How do doctors behave when some (but not all) of their patients are in managed care?

Today, I will review an interesting article by Glied and Zivin (2002) examining how physicians adjust their practice style when the HMO share of patients changes (note: the authors implicitly assume all HMOs pay physicians via capitation). First we will look at the three theoretical models the authors develop.


1. Excess capacity model. The excess capacity model assumes that HMOs seek to pay the marginal costs for any excess physician capacity. This is possible so long as HMOs make up a small percentage of the physician’s patient base. When the HMO makes up a large portion of the doctor’s practice, the doctor will eventually refuse to accept HMO payments at marginal costs since, in the long run, this will not cover his/her fixed costs and the doctor will go out of business. Thus, practices with larger HMO shares will be paid higher reimbursement rates, which will lead to greater effort levels to managed care patients while leaving indemnity patients unaffected. Glied and Zivin predict that patterns of care between FFS and HMO patients will converge when HMO penetration increases within a practice.

2. Demand inducement model. If physicians are able to influence patient demand, the demand inducement will only occur for FFS patients. HMO patients cost the practice money and thus no demand inducement will occur for them. The authors thus posit that treatment intensity will increase for FFS patients as HMO penetration increases.

3. Fixed cost model. “…Fee-for-service patients receive variable cost effort that reflects marginal reimbursement rates for this effort. Any HMO patients seen in this practice, however, will receive lower variable cost effort to compensate for the “excessive� fixed cost effort with which they are provided. Variable cost effort will be reduced to the point where total effort just satisfies the minimum service constraint. In a practice that treats mainly managed care patients, the optimal fixed cost investment will be smaller. HMO patients will then receive higher levels of variable cost effort than in FFS-dominated practices; again ensuring that total effort is large enough to satisfy the participation constraint.� In the empirical section of the paper, the fixed cost is the duration of the patient visit. The authors give convincing evidence that it is difficult for the doctor to schedule different visit durations for different patients based on their insurance holdings. The physician can, however, easily alter the visit intensity in terms of either effort, test ordering or medicine prescription. The authors predict that if the fixed cost model holds, treatment intensity of FFS and HMO patients will increase as HMO penetration increases with in a practice.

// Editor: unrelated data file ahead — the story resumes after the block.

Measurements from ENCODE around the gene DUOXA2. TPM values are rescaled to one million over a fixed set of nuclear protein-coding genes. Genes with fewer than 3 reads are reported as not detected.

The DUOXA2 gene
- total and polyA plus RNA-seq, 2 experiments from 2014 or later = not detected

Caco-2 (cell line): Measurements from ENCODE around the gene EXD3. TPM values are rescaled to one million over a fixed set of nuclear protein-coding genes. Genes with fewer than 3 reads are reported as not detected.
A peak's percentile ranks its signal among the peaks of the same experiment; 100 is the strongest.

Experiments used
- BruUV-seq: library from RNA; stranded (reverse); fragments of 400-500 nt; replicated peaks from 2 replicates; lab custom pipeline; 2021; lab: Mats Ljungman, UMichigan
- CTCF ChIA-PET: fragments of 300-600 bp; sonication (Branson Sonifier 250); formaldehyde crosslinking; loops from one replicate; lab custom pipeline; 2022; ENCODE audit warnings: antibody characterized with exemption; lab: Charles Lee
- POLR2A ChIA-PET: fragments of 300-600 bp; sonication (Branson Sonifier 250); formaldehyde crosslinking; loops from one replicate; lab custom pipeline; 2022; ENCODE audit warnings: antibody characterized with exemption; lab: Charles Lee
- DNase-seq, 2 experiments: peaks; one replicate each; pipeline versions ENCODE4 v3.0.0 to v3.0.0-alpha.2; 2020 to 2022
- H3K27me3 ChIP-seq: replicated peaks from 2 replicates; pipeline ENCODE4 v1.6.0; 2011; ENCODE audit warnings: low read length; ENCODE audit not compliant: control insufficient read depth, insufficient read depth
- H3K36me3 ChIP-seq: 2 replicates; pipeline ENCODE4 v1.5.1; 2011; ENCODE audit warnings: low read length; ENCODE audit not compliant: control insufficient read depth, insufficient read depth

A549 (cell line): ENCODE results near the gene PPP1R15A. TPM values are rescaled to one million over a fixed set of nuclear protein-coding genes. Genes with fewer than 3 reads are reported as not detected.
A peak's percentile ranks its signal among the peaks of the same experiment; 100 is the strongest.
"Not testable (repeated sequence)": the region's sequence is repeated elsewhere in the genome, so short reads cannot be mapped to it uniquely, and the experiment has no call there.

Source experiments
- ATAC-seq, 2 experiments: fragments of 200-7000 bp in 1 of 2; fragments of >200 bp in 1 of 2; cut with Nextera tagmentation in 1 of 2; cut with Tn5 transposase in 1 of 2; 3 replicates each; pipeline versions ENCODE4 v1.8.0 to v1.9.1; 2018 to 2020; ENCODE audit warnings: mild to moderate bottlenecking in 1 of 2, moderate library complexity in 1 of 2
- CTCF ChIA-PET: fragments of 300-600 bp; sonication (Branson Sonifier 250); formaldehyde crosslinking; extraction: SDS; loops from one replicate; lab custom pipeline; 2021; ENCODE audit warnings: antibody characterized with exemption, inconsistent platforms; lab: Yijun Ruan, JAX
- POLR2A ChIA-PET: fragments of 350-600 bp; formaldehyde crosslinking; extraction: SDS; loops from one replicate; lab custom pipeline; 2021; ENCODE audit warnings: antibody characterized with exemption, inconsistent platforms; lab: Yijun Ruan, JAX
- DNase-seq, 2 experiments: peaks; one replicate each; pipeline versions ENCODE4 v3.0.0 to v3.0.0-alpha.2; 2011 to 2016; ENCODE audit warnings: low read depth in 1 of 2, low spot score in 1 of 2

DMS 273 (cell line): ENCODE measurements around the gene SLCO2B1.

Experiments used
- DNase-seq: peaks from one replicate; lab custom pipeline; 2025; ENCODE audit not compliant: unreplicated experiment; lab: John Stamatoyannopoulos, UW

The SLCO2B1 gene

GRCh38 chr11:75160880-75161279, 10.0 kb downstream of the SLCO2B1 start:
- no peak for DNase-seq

The data used is the 1993 to 1996 National Ambulatory Medical Care Survey.


1. Moving from 0% to 50% HMO penetration within a practice reduces the average visit duration (i.e.: fixed cost) by 1.3 minutes (7%).
2. Holding constant the share of HMO penetration, there is no change in visit duration based on the type of insurance the individual has. This lends some credibility that visit duration is a fixed cost.
3. The authors find more tests and medicine for all patients when there is a high HMO share.
4. Controlling for HMO penetration, FFS have more medicine prescribed and tests run than HMO patients.
5. The above evidence suggests that the fixed cost model most accurately describes reality.

Economic theory would predict a physician would provide different types of care based on the manner in which they patient’s insurance compensate them. The authors conclude that physicians may be limited in their ability to adjust care on a patient by patient basis due to some real-world practicalities of operating an office (e.g.: visit duration is generally fixed). The authors do find that when doctors have a large HMO caseload, however, they change the way they do business altogether by reducing visit duration and increasing visit intensity.

Some problems with the study are the possibility of adverse selection. HMO patients may be healthier than FFS patients and this may be driving the difference. Glied and Zivin do try to control for this by incorporating diagnosis based variables into their regression. Also, the authors assume all HMOs pay physicians via capitation, but this is not true in reality. HMO compensation type often depends on the idiosyncrasies of each regional market. Physician selection may also be a problem; physician may choose to accept more or less HMO patients since they prefer to have a given practice style. Overall, however, the paper is clear and concise, and shows that measuring the impact of FFS versus capitation physician compensation is more complex in reality than economic theory would suggest.
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